Daridorexant is an orally administered drug that at the 25 mg dosage has a half-life (t½) of ~ 8 h.57,86 It is primarily metabolized in the liver by the cytochrome P450 3A4 (CYP3A4) enzyme, and its metabolites are excreted in the urine (~28%) and feces (~57%).57,87 The inhibition constants (Kb) were found to be 0.52 nM and 0.78 nM on human orexin receptors-OX1 and OX2 in in-vitro experiments, respectively.67 In human trials, 25 mg and 50 mg of daridorexant declined to baseline levels after 3-6 h and 6-8h, respectively, and it reached its maximum effective capacity around ~1.5-2 h post administration for dosages up to 100 mg.58,86 In a randomized, double-blind human abuse potential clinical trial conducted in users with the addictive potential for sedatives (n = 63), daridorexant was found to be associated with drug-inclination effects, with drug-liking visual analog scale (VAS) Emax of 73.2, 79.1 and 81.3 at 50, 100, and 150 mg respectively; however, in comparison to zolpidem 30mg and suvorexant 150 mg, daridorexant 50 mg had a significantly lower VAS Emax (p ≤ 0.0007).82 Furthermore, daridorexant was not associated with any prolongation of QT intervals between the dosage of 25-200 mg.88
In two placebo-controlled crossover trials in patients with mild-moderate obstructive sleep apnea (OSA) not requiring continuous positive airway pressure (CPAP), administration of daridorexant 50 mg was associated with 0.74 (90% CI – 1.43 to 2.92) apnea-hypopnea events/h mean treatment difference in the index during total sleep time (TST) compared to placebo; while in moderate chronic obstructive pulmonary disease (COPD), there was no statistical difference in peripheral oxygen saturation during TST.89
The peak plasma concentration of daridorexant occurs at tmax of 1-2 h, and its pharmacokinetic (PK) properties remain the same with single-dose and multiple-dose administrations.58 It is highly bound to plasma proteins (99.7%), its volume of distribution (Vd) is 31 L, and the total area under the curve (AUC) is not hindered by a high-fat meal but does reduce its Cmax by 16% and increases the tmax by 1.3 h.58
In pharmacokinetic modelling studies, AUC for daridorexant escalated by 240% and > 400% when used concomitantly with moderate CYP3A4 inhibitor diltiazem and strong CYP3A4 inhibitor itraconazole, respectively; whereas AUC decreased by ~ 30% and > 50% when used with moderate CYP3A4 inducer efavirenz and strong CYP3A4 inducer rifampin, respectively.59,90 There were no interactions or changes in the pharmacokinetic profile of daridorexant 50 mg when used with famotidine, citalopram, or rosuvastatin.90–92 However, concomitant administration of ethanol and daridorexant hindered psychomotor functioning and prolonged the tmax.59,93 Moreover, studies found a reduction in attention and vigilance, postural instability, and impaired visual-motor coordination when used in advancing doses and used with other CNS depressants.93 There has been evidence that the t½ is prolonged in patients with moderate liver failure (Child-Pugh B stage), and the maximum recommended dose in these patients is 25 mg.94 While there has been no data in patients with severe liver failure and the usage of daridorexant, there has been studies which demonstrated no changes in the pharmacokinetic properties of daridorexant in relation to mild liver failure (Child-Pugh A stage), mild-to-severe renal failure (Cockcroft-Gault < 30 ml/min, not on dialysis), age, sex, ethnicity, or obesity.94,95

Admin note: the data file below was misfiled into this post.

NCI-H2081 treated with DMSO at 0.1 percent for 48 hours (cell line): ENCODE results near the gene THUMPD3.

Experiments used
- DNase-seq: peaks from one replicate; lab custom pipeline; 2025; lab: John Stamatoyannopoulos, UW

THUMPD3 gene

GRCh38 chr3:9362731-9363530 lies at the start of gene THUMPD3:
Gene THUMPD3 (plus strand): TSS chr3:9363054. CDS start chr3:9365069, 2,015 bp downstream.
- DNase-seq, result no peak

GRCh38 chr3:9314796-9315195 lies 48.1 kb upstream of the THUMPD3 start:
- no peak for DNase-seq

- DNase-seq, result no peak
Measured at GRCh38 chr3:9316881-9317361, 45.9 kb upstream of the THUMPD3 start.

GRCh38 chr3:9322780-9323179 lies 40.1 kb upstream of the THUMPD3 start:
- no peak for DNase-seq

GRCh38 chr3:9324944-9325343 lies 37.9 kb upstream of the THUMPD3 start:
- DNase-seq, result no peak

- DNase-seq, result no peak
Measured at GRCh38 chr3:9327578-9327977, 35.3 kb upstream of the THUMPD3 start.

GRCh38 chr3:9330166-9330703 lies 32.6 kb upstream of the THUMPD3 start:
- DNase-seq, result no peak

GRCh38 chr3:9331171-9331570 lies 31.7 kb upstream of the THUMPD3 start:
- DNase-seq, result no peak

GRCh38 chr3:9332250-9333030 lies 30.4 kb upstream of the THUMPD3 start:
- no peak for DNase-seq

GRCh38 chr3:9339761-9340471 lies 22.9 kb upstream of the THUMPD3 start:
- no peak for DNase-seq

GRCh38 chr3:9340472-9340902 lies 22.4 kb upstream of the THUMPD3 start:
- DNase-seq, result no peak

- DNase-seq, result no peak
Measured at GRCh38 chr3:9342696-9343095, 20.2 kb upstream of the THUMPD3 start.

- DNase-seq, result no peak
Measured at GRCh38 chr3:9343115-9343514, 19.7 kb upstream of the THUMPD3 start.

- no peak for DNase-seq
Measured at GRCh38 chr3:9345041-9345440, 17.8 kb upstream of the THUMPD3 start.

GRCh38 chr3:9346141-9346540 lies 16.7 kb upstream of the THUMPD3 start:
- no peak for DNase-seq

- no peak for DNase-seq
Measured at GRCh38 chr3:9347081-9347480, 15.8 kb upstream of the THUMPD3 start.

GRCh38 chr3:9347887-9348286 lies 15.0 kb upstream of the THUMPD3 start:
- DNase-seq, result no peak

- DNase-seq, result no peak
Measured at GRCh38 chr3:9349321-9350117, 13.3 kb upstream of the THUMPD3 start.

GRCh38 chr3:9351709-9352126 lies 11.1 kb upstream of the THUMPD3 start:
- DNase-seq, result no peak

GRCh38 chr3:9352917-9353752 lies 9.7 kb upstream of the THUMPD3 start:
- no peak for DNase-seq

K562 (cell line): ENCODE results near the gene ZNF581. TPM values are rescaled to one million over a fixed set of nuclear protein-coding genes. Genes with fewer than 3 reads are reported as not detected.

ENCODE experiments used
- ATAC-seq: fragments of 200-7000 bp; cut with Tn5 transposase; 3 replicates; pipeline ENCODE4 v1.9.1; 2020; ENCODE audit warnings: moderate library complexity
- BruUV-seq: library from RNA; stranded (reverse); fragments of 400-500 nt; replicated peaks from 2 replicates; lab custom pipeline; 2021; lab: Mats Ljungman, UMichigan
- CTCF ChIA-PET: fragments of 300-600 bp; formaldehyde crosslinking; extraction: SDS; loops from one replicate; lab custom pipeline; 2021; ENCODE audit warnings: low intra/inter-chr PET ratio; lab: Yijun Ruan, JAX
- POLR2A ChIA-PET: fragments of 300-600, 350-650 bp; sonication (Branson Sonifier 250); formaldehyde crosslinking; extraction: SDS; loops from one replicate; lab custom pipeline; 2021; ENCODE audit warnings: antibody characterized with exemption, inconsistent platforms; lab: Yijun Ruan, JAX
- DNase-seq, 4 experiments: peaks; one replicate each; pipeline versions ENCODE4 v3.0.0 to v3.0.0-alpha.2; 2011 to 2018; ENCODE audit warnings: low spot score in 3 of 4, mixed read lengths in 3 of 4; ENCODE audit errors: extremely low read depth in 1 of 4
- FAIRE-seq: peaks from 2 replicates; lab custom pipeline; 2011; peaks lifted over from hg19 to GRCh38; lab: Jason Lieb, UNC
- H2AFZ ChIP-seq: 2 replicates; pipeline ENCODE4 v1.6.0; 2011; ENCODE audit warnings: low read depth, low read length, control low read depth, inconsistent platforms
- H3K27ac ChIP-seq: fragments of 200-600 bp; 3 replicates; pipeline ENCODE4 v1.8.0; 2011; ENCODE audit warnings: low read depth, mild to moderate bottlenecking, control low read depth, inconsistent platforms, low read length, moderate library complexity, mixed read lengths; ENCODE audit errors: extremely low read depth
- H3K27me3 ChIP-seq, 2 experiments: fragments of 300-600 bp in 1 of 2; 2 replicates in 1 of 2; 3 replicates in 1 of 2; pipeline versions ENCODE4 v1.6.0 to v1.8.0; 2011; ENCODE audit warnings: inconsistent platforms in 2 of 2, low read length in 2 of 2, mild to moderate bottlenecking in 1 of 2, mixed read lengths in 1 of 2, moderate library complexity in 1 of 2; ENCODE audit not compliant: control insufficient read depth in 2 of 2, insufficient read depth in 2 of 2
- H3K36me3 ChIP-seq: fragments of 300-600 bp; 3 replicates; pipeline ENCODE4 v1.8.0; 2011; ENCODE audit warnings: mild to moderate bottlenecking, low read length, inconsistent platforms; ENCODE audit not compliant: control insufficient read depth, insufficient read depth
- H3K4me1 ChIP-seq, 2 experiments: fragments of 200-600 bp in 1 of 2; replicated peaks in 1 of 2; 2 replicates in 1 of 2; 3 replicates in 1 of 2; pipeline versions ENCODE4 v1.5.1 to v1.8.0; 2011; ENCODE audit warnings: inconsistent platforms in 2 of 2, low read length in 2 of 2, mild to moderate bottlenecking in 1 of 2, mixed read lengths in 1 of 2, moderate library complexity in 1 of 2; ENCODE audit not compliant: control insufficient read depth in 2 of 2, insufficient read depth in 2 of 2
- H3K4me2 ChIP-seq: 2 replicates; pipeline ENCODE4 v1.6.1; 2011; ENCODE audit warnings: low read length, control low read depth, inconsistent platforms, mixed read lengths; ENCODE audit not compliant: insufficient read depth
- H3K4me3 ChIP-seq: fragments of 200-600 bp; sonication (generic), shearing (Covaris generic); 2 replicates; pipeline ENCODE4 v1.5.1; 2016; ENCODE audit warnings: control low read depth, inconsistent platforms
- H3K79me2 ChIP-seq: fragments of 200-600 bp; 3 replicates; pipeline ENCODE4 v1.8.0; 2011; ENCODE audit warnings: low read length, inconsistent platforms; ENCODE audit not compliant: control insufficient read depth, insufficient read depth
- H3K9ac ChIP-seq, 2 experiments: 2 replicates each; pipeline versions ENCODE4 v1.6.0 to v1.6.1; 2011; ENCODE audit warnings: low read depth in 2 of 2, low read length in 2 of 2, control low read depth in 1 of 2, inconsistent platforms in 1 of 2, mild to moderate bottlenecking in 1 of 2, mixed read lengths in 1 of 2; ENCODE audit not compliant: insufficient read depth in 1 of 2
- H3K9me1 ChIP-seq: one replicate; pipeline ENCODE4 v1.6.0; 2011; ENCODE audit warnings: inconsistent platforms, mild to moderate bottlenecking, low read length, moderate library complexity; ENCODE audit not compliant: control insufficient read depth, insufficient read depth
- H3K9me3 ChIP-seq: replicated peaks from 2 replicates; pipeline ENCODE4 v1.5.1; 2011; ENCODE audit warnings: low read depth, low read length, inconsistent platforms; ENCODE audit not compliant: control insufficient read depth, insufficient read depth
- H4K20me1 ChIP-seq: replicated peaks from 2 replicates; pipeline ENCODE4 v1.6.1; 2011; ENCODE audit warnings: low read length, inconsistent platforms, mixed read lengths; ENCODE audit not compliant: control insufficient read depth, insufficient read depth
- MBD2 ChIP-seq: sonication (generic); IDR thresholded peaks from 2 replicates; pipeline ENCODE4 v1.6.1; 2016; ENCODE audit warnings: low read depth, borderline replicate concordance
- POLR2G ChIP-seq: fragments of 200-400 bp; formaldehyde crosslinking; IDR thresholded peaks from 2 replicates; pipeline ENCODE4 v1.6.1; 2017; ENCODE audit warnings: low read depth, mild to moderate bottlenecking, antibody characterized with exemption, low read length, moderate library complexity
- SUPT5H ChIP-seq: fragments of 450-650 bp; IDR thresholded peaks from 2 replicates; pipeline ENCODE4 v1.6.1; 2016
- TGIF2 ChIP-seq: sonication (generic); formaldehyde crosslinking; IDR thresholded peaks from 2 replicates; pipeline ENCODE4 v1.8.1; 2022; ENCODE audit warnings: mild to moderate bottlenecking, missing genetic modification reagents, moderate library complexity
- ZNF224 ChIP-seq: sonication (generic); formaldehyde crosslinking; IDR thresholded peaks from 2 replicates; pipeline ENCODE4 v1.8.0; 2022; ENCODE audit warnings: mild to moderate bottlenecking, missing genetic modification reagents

Clinical Studies: Safety and Efficacy
Symptoms of insomnia have been self-reported in nearly 30% of the general population and can lead to a wide variety of daytime effects such as fatigue, reduced energy, mood alteration, and cognitive difficulties.96,97 Daridorexant is a generally safe, well-tolerated DORA that has been studied to improve the symptoms of insomnia and mitigate the negative impact it could have on a patient’s daily life. The potential side effects of daridorexant are considered relatively mild and may include headache, gait disturbance, fatigue, and nasopharyngitis.72 In the trials described (Table 1), the safety and efficacy of daridorexant were assessed for the treatment of insomnia in a wide variety of populations.
Efficacy of daridorexant